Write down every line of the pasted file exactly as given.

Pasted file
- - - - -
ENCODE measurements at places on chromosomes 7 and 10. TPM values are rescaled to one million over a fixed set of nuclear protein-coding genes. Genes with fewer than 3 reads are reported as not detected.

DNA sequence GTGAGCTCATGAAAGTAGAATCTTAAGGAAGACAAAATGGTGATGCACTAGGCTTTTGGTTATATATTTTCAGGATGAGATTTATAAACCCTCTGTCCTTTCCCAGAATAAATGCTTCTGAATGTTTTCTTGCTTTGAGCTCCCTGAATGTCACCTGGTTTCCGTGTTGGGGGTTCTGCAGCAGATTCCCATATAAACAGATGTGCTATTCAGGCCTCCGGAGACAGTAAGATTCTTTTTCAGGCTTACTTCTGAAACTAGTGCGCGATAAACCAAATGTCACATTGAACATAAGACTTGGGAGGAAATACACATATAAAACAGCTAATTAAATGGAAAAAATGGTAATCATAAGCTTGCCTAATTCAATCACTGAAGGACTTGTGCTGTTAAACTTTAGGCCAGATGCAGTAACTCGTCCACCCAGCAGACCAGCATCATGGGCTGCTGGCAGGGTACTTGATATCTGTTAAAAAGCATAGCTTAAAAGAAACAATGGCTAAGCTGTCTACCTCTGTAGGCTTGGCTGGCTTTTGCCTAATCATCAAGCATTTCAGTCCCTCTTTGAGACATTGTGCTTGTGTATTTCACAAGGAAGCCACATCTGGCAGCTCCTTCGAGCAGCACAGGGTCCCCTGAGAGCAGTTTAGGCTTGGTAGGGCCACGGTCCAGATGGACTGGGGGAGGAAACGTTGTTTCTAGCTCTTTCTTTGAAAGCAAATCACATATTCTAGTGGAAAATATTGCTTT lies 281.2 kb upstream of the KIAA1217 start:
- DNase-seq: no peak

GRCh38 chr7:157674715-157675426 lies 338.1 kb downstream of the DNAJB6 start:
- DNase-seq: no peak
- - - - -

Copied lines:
ENCODE measurements at places on chromosomes 7 and 10. TPM values are rescaled to one million over a fixed set of nuclear protein-coding genes. Genes with fewer than 3 reads are reported as not detected.

DNA sequence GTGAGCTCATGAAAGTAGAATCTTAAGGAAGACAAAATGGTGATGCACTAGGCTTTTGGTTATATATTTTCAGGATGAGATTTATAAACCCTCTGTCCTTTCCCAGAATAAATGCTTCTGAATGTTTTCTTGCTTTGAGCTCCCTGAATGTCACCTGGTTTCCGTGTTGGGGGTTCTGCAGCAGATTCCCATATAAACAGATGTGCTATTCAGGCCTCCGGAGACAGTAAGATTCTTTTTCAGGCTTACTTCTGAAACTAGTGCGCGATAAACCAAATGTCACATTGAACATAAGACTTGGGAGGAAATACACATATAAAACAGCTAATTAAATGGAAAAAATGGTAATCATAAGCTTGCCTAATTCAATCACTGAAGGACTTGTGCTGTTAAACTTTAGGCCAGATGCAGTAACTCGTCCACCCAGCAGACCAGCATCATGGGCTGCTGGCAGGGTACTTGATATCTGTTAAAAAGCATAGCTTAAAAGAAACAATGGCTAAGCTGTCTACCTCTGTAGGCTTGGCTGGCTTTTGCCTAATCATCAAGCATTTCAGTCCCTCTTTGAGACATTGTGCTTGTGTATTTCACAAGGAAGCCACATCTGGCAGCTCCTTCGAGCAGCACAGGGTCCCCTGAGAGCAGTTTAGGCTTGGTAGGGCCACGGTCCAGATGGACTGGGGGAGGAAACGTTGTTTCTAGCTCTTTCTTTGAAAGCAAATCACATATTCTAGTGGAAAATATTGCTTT lies 281.2 kb upstream of the KIAA1217 start:
- DNase-seq: no peak

GRCh38 chr7:157674715-157675426 lies 338.1 kb downstream of the DNAJB6 start:
- DNase-seq: no peak